This work, titled God’s Algorithm, is a part of an ongoing series entitled “Connective Aesthetics”. It explores the notion of “connectivity” and the various ways in which, today, new and often bizarre relationships are produced by way of technology. For instance, digital images involve units that are organized and re-organized within a whole and can manifest in many possible configurations. The digital image is but one example of the way that analog (for instance photography) has been transformed into units, resulting not only in a new kind of image, but a new understanding that stretches our knowledge of perception as well.
My working process mirrors these technological changes as well. God’s Algorithm was produced by gathering images from the Internet and adjusting them in PhotoShop. Six final images were sent via Internet to a manufacturer in California who parceled the job out to another company that printed the images on a pre-fabricated cube. Less than a week later, I received the object in Ithaca, New York by United Parcel Service. I then sent the cube via Express Mail to Artpool Archive and Research Center in Budapest, Hungary-the very city where the Rubik’s cube was invented in 1976.
God’s Algorithm is in the form of a Rubik’s cube with one digital portrait printed on each side of the cube. The tightly-cropped images are of American president Abraham Lincoln, Al-Qaeda leader Osama Bin Laden, the beheaded Catholic Mary Queen of Scotts, French president Charles de Gaulle, Bloomsbury poet Lynton Strachey, and Egyptian Pharaoh Akhenaten. Each one of these figures is diagnosed with having (or having had) Marfan syndrome-a heritable condition that affects the connective tissue. The primary purpose of connective tissue is to hold the body together and provide a framework for growth and development. In Marfan syndrome, the connective tissue is defective and does not act as it should. Men and women of any race or ethnic group can be affected, and no group seems particularly susceptible. Although the disease is named after the French doctor Mafan-who first identified a group of skeletal characteristics in 1896-it was not until the mid-twentieth century that studies were conducted. Marfan Syndrome is a relatively recent diagnosis.
Pedigree Diagram of Marfan Syndrome
Marfan Syndrome affects the skeleton, lungs, skin, and nervous system. Since the connective tissue in the eye weakens, it also affects vision. Many patients with this disease are myopic or near-sighted. Over half of the patients suffer from the dislocation of the lens.
Like the discovery of Marfan syndrome, the Rubik’s cube developed from an appreciation of the pivotal role that connectivity plays in producing geometric forms; in mathematics this is called “group theory”. The Rubik’s cube, invented by the Hungarian Erno Rubik in Budapest in 1976, is an example of group theory in three dimensions. What Erno Rubik set out to do was create a three dimensional object, of aesthetic value, which was not only richer in configuration variations and more of a mental challenge than any puzzle in existence, but would also continue to be one self contained whole throughout its manifold transformations.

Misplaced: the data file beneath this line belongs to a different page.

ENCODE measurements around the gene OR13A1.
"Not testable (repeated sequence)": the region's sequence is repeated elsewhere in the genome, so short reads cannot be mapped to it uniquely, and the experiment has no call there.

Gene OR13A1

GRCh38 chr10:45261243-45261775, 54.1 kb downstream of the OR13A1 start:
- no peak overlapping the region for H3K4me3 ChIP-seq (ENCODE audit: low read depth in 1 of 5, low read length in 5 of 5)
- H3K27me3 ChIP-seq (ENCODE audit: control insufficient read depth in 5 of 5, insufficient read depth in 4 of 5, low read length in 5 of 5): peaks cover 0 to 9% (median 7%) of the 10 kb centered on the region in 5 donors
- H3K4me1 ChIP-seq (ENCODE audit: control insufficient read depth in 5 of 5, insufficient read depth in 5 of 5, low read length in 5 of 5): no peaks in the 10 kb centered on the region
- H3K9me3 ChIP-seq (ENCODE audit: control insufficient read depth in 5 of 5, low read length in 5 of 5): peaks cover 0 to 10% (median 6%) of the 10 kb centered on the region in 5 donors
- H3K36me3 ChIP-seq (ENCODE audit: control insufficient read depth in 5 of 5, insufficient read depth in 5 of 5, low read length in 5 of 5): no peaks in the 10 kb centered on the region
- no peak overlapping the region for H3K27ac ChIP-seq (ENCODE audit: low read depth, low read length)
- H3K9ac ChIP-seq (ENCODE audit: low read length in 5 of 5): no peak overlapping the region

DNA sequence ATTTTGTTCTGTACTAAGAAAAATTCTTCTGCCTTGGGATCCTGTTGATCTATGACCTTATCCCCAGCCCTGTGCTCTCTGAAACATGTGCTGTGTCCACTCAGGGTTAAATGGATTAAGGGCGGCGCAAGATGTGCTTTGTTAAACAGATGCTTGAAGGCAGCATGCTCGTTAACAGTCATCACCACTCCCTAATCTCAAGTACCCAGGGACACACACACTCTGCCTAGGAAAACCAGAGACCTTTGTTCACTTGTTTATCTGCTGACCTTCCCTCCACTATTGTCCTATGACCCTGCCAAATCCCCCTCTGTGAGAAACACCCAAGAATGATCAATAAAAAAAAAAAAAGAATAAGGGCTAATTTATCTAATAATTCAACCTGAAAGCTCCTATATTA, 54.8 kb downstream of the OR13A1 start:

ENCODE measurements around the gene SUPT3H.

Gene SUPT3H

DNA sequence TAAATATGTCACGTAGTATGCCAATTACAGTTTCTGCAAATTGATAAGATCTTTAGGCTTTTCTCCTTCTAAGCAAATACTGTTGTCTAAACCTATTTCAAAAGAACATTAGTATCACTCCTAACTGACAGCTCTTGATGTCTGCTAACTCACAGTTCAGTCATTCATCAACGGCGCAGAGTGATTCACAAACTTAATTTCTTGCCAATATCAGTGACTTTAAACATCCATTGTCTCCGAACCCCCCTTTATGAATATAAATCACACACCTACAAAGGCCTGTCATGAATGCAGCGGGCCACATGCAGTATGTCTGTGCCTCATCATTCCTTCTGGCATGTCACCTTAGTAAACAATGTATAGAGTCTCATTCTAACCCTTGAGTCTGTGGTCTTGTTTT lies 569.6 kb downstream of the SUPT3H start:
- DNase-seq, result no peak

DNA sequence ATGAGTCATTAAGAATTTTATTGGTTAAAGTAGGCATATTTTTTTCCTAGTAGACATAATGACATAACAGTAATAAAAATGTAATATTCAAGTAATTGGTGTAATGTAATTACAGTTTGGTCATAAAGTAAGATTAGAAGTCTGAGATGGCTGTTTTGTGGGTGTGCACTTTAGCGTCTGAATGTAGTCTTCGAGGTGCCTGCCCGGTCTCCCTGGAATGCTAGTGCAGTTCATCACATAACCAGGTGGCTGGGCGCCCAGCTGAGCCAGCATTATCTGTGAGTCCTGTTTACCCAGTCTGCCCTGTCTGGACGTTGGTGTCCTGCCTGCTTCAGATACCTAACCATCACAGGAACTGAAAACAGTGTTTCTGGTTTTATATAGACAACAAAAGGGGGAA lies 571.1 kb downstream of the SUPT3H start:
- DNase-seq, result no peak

Quite early in the study of the Rubik’s cube, people realized that the terminology and tools of group theory would need to be better developed in order to understand this amazing object. It was the first mathematical toy to exemplify much of the theory of groups in a concrete way. One could actually hold a group in one’s hand. Even experienced mathematicians found that they gained fresh insights into group theory as they struggled to solve the cube and to make sense of what they were doing.
The principal unsolved problem of “cube theory” is finding the maximum number of moves to restore a cube to its initial or solved state. This is called the length of “God’s Algorithm”, or the diameter of the graph of the cube. Determining this requires examining something like all the positions of the cube, and there are 43,252,003,274,489,856,000 (or ˜ 4.3 X 1019) such patterns. If one could examine one pattern every microsecond, this would take about 1.4 million years. Since there are many millions of computers and computer speed is still increasing significantly, this computation is now approaching feasibility, and some scientists suspect the answer will be known by 2010 or2020.
The Rubik’s cube is group theory in practice; it encourages users to understand the construction of “groups” from bits or units. What is the relationship between Abraham Lincoln and Osama Bin Laden? What makes a group? Does medicine give us a model to understand groups as comprised of units that suffer equally from a lack of connectivity? Or are we all suffering from a lack of connectivity that affects human vision, but also the skeletal components of civilization? Despite these dour prospects, new forms can and will emerge from the cube’s 43,252,003,274,489,856,000 possible patterns. I have placed digital images of (in)famous individuals with Marfan syndrome on the Rubik’s cube in order to encourage users to play with the possibilities of “connective aesthetics”. New, perhaps myopic, relationships can be forged with this instrument. Although each image represents a seemingly unrelated historical figure, it is interesting to note that these individuals are liminal yet strategic figures in the process of cultural and/or historical transformation.
Dore Bowen September